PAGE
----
Westminster approves plans to turn underground car park into health and wellbeing centre

A virtual planning committee at Westminster City Council has given the go-ahead to plans to transform a 432-space underground car park in London’s West End into a 26,000 square metre subterranean health and wellbeing centre.

A visualisation of the Cavendish Square Gardens health and wellbeing scheme. Pic: Reef Group
A visualisation of the Cavendish Square Gardens health and wellbeing scheme. Pic: Reef Group

Developer the Reef Group secured consent from the committee, held remotely on Tuesday, for its application to convert the 1960s car park at Cavendish Square Gardens, where it sits underneath the Georgian square.

The scheme, which is located to the north of Oxford Street and the foot of Harley Street, will deliver a mixed-use scheme including specialist facilities for the private healthcare sector. The Reef Group claims it would be the UK's first subterranean health and wellbeing development.

Under Reef Group's plans for a mix of healthcare, office, retail, entertainment and leisure uses, the car park’s current bottom level will be extended and a new fourth basement level dug out on the same footprint.

The extensions will provide approximately 10,000 square metres of additional floorspace, producing a total floorspace of 25,593 square metres.

The square will also undergo significant landscaping above the ground. The existing vehicular entrance and exit ramps will be removed and replaced with three new entrances.

The committee report by planning officers said that any harm caused by the addition of new above-ground structures is outweighed by the benefits of creating a new use for the car park.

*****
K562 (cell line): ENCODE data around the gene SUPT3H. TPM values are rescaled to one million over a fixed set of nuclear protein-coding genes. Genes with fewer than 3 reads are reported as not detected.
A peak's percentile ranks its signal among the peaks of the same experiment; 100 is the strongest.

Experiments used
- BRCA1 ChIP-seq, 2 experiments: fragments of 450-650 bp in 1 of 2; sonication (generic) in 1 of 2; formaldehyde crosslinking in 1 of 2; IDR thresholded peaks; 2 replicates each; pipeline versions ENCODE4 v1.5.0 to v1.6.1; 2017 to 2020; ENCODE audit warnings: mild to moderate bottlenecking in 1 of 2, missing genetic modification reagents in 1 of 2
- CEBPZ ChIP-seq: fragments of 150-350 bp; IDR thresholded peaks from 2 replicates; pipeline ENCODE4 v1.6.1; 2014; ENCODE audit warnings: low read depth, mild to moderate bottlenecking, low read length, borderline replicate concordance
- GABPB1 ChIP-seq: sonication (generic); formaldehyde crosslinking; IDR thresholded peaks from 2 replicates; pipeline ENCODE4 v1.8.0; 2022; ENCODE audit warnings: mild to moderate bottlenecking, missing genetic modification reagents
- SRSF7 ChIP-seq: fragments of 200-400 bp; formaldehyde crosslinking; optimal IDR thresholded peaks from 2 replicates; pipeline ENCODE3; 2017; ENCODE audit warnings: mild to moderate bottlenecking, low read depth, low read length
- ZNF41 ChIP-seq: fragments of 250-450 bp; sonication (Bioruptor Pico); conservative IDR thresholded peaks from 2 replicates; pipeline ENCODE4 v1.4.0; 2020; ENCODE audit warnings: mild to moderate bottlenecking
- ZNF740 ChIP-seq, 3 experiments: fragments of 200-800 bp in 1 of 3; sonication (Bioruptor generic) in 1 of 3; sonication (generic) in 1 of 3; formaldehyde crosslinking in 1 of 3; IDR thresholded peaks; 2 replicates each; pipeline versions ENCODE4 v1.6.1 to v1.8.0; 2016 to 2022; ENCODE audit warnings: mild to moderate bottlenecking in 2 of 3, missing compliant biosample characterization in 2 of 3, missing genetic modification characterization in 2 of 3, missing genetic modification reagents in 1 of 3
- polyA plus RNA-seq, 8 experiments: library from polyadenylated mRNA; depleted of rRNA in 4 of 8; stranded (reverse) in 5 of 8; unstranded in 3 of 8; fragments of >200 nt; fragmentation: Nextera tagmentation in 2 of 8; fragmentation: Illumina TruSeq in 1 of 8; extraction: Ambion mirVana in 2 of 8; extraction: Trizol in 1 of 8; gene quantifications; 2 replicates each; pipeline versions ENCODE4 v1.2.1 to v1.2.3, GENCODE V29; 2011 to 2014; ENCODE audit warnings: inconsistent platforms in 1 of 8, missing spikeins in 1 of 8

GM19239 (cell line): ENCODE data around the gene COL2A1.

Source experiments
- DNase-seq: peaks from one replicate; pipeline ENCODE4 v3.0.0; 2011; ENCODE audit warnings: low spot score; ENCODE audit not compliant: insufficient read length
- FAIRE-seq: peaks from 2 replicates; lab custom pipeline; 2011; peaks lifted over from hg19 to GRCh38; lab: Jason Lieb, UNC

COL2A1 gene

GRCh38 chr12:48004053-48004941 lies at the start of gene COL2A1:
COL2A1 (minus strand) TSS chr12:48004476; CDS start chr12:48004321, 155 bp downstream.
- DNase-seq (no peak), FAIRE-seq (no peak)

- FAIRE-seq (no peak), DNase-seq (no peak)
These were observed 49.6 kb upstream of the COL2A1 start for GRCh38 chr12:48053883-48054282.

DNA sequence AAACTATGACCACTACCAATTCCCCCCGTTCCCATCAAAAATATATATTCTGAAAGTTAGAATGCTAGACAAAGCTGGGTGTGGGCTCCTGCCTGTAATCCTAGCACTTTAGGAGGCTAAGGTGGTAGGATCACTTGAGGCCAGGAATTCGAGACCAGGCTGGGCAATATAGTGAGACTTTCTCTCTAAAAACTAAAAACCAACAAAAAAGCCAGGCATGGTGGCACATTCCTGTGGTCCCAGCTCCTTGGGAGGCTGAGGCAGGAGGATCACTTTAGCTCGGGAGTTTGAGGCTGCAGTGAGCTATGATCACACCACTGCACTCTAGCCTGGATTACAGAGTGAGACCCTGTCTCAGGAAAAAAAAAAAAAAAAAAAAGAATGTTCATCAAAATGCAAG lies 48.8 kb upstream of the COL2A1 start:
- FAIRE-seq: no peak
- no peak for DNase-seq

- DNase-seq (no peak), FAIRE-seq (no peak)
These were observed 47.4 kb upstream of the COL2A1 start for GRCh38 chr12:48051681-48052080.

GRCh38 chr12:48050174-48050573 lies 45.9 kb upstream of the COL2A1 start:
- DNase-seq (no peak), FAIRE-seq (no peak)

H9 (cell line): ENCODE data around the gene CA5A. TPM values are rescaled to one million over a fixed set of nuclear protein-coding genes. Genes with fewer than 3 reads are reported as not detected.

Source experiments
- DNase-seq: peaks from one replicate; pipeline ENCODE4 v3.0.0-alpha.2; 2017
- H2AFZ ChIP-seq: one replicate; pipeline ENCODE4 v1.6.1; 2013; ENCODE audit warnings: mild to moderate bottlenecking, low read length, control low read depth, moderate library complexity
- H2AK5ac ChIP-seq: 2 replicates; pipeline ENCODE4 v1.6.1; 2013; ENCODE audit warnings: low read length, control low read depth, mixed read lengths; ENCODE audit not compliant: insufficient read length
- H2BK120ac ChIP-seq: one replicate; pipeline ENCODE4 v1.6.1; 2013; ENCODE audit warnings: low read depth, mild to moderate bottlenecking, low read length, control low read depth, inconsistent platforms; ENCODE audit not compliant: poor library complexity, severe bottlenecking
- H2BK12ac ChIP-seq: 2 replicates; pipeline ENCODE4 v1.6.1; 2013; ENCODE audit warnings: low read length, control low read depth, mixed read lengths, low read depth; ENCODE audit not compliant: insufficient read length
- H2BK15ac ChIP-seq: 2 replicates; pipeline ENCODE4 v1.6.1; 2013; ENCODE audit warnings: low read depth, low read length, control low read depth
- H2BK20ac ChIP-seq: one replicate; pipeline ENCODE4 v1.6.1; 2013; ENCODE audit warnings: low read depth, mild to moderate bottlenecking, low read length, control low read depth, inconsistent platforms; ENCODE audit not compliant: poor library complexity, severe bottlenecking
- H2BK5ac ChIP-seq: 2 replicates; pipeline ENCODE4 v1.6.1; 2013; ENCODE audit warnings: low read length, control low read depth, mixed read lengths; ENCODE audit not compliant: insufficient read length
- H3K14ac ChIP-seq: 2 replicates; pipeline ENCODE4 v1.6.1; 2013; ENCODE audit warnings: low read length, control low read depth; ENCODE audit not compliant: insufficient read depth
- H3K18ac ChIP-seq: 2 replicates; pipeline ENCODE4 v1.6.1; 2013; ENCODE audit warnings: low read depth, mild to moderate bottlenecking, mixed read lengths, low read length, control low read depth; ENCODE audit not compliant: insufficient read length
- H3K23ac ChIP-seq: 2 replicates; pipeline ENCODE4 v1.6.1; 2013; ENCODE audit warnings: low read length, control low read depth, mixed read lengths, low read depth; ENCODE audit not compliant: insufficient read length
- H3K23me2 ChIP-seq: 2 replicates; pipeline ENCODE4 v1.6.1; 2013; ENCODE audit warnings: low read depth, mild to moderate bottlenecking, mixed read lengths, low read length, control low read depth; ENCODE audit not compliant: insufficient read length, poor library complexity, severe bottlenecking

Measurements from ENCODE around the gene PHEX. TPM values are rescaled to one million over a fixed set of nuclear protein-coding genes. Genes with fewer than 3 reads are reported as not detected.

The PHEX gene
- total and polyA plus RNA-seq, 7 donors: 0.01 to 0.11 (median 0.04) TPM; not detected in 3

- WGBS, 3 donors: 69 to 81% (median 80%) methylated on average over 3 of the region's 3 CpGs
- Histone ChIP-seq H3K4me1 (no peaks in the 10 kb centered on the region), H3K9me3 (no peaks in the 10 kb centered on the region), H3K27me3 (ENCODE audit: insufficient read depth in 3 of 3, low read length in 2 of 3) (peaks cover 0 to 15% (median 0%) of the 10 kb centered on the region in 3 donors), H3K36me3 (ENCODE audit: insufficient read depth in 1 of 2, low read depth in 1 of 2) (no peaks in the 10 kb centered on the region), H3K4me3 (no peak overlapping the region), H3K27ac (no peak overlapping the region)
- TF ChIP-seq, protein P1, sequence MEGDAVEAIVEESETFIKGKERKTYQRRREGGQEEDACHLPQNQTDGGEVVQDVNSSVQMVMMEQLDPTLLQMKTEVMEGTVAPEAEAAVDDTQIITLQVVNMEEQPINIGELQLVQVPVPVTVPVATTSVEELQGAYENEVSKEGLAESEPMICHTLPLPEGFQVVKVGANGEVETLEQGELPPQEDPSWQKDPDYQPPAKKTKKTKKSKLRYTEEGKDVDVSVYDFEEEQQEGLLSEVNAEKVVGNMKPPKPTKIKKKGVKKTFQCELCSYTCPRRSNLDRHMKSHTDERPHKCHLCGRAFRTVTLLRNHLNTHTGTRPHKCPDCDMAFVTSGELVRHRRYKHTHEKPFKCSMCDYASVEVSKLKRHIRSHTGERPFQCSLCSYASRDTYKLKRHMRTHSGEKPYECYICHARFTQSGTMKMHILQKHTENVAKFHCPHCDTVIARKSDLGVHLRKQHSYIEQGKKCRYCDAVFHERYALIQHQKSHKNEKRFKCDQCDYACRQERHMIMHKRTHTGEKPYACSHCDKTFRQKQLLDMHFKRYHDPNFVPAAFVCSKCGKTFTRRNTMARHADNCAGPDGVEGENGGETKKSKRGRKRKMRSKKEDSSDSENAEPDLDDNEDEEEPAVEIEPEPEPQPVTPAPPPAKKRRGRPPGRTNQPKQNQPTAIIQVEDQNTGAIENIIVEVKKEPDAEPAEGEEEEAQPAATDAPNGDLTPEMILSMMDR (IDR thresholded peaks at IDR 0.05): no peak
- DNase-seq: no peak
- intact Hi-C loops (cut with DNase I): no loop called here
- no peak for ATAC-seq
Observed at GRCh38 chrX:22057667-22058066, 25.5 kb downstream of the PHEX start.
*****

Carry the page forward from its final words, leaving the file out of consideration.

In addition, as the majority of the works are below ground, officers felt the use of the square at surface level as public open space would be enhanced by improved accessibility, while the proposed public realm works would improve the pedestrian environment.

The report went on to say said that the council’s Unitary Development Plan policy does not protect commercial public car parks, provided their removal does not put pressure on street parking elsewhere.

According to a transport statement, submitted in support of the application, the current maximum occupancy of the car park at any one time is 197 vehicles. This figure marked a "sharp decline" from 2017, when maximum occupancy peaked at 281 vehicles, reflecting the London-wide policy for discouraging journeys by car.

The report states: "The existing car park is under used and its loss is considered acceptable, as the demand for car parking can be successfully accommodated elsewhere in the vicinity."

And it says the uses proposed for the development are all considered to be in principle "appropriate" for this site, which is in the heart of the Core Central Activities Zone. According to the developer, construction is expected to start next year with completion in 2023.

The committee granted conditional permission subject to the completion of a legal agreement and consideration by the mayor of London.

Matthew Green, the council's cabinet member for business and planning, said: “We are changing the way that we shop and our development must reflect that. We want to champion schemes like this to ensure our shopping districts rival those in capitals across the world."

Stewart Deering, joint chief executive of Reef Group, said: “The health and wellbeing industry is predicted to grow substantially and Cavendish Square London is well placed to respond to this trend.”

According to Reef Group, consultants CBRE and Savills act as planning agents for the scheme with UrbanR the lead architects.

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